I am honoured to greet this 18th Summit of Heads and State and Government of the Non-Aligned Movement. I congratulate Azerbaijan on assuming the chairmanship of NAM and look forward to working together.
The Non-Aligned Movement has made immense contributions to the work of the United Nations. NAM members represent two-thirds of the UN membership and contribute 80 per cent of UN peacekeepers. Through the years, the concerns and views of Non-Aligned Movement countries have shaped our agenda, from peace and security to sustainable development and human rights.
You gather at a time of unease and uncertainty around the world. A great many people are losing faith in a process of globalization that is leaving them behind. We see a growing deficit of trust in governments, political establishments, government and the media, and the rising appeal of nationalist and populist voices.
At the same time, we are witnessing the multiplication of conflicts that are increasingly interlinked, and which are also intertwined with the newer threats of global terrorism and international criminality.
Over the decades, international cooperation has saved lives, advanced human rights, prevented conflicts, and expanded economic and social progress.
Yet across the world today, we are seeing greater scepticism about multilateralism and increasing calls for isolationism and closed borders. The norms that have defined international cooperation for the last 75 years are under pressure. We are falling short in the face of unresolved conflicts, runaway climate change, widening inequalities and other threats.
We face a paradox: global challenges are more connected, but our responses are growing more fragmented. This is very dangerous at a time when collective action is essential.
But it is not enough to proclaim the virtue of multilateralism. We must prove the value of international cooperation by addressing the real problems people face, and doing so in a way that they understand and in which they can participate.
We need a networked multilateralism, with close cooperation among international and regional organizations, and important groups such as the NAM.
We also need to work towards an inclusive multilateralism, with strong partnerships with parliaments, the business community, civil society, academics and others.
I applaud your long-standing focus on the challenge of disarmament and non-proliferation. I have put forward a new disarmament agenda to advance global peace. The United Nations will continue working with Member States to make progress, including in the context of the 2020 Review Conference of the Treaty on the Non-Proliferation of Nuclear Weapons, the cornerstone of the disarmament and non-proliferation regime.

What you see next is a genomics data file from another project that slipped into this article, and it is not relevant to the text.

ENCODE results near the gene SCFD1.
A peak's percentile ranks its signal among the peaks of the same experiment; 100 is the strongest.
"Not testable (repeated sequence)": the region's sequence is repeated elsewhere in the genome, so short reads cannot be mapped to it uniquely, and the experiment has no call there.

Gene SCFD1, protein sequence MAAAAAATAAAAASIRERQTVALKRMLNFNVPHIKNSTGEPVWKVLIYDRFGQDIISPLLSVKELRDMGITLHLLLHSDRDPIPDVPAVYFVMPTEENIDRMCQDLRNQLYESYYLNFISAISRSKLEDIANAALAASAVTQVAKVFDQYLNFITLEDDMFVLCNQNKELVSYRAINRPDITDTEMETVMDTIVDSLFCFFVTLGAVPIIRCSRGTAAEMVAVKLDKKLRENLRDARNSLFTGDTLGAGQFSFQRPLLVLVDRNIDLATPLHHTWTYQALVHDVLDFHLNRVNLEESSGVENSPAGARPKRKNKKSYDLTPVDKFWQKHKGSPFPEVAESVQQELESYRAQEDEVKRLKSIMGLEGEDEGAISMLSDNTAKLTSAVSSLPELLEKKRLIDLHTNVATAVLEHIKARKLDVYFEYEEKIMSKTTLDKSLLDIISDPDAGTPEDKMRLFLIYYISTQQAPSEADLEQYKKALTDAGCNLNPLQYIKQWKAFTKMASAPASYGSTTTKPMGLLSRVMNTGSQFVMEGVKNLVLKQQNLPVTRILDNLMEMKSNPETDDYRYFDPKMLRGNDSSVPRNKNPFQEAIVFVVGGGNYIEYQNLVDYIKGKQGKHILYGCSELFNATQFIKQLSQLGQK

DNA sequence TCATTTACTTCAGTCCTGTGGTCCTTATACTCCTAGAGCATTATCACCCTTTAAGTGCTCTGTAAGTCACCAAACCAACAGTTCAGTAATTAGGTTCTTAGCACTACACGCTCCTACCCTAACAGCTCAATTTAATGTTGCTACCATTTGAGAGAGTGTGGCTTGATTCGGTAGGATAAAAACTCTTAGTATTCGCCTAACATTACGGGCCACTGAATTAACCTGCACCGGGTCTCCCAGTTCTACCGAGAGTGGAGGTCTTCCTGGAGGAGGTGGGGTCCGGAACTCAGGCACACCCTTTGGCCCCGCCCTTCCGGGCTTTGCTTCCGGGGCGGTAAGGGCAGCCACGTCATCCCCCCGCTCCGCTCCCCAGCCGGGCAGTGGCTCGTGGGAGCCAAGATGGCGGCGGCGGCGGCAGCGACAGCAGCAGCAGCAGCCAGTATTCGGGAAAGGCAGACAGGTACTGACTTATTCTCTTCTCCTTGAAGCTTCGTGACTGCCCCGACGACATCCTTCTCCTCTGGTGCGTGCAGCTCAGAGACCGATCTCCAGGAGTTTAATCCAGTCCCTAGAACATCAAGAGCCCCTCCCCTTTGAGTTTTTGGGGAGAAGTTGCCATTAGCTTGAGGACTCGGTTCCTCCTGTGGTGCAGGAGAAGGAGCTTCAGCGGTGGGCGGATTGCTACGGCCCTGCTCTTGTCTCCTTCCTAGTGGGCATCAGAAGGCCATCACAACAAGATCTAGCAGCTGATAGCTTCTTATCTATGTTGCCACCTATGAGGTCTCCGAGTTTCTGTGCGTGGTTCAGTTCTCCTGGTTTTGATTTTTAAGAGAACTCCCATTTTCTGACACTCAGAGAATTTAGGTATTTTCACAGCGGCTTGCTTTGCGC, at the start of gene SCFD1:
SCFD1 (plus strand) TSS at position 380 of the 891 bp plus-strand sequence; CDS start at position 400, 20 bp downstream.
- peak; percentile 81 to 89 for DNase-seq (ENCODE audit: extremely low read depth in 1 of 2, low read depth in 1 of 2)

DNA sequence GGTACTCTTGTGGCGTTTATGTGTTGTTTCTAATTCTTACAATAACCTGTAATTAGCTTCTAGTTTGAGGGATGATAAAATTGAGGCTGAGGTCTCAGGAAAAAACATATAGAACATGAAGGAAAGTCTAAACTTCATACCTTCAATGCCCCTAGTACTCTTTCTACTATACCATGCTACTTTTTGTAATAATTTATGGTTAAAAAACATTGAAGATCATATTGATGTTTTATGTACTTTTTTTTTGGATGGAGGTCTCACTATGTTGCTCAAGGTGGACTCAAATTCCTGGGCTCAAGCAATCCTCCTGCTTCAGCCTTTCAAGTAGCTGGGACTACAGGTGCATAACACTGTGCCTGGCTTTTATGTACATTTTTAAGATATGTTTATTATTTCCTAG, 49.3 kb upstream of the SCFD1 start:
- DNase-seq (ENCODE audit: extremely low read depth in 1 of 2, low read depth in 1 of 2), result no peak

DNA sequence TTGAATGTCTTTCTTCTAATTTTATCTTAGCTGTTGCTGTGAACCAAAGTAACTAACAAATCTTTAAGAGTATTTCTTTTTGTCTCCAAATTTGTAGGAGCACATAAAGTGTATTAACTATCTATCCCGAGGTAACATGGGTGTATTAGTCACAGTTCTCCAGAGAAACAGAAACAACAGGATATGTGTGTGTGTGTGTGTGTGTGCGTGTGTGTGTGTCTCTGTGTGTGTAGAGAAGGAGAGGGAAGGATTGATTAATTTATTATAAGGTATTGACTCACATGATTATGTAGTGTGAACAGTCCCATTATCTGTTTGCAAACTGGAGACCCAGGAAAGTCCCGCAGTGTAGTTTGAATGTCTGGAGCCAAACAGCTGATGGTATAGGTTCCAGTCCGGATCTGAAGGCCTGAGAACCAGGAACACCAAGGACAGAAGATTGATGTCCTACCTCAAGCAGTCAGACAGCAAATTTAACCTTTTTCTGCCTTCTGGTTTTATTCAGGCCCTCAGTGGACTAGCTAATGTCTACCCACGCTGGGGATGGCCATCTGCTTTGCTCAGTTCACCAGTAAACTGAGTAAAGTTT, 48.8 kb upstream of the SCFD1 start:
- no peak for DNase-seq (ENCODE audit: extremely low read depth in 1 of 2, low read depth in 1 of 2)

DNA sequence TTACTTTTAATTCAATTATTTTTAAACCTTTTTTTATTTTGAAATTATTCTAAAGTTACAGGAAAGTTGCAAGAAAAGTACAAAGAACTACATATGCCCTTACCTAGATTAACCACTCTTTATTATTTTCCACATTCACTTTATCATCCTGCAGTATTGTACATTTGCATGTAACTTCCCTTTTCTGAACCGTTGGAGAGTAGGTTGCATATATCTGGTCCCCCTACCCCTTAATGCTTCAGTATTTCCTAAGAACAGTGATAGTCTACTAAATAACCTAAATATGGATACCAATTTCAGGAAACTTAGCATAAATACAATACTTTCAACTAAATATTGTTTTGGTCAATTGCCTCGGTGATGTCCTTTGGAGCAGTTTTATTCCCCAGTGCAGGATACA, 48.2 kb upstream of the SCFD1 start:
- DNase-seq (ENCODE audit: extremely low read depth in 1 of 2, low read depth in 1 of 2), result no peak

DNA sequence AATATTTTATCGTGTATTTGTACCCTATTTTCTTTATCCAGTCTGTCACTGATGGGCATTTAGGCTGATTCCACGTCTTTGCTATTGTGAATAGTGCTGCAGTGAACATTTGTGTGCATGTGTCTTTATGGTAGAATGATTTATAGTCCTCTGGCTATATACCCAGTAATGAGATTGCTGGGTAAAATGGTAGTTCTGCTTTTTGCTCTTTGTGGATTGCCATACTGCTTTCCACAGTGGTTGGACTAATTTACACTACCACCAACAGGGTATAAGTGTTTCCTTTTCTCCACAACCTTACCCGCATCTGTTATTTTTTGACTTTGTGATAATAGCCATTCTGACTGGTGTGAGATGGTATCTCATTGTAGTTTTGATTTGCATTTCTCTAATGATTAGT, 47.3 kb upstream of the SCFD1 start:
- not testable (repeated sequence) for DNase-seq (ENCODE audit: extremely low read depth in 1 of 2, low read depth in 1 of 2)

Let us never forget that development is critical for stable and prosperous societies. It is also a fundamental instrument for conflict prevention. We have a vital tool for addressing some of the roots of instability: the 2030 Agenda for Sustainable Development, our shared blueprint for a fair globalization.
Yet four years since the Agenda’s adoption, we are far from where we need to be – in reducing inequality, in addressing the climate crisis, in tackling global hunger, in achieving gender equality and in expanding opportunity for young people. We must step up our efforts with greater ambition and financing.
We also know how climate change is an accelerator of insecurity. As we have seen in the Sahel region and elsewhere, the competition for resources is often an additional factor of instability. It is no coincidence that the countries most vulnerable to climate change are often those most vulnerable to conflict and fragility.
If our world is to avoid the climate cliff, we must build on the achievements of last month’s Climate Action Summit, heed the call of science and cut greenhouse emissions by 45 percent by 2030, reach carbon neutrality by 2050 and limit temperature rise to 1.5 degrees by the end of the century.
Finally, in all we do, the initiative, energy and ideas of young people will be critical. I commend your efforts to expand opportunities for youth and engage them as partners in preventing conflict, sustaining peace and ensuring justice.
As the movement towards a multipolar world continues, strong multilateral institutions are ever more critical.
Let us pledge to keep working to reap the benefits of multilateralism – particularly as a central vehicle to maintain international peace and security, foster friendly relations among states and ensure human dignity for all.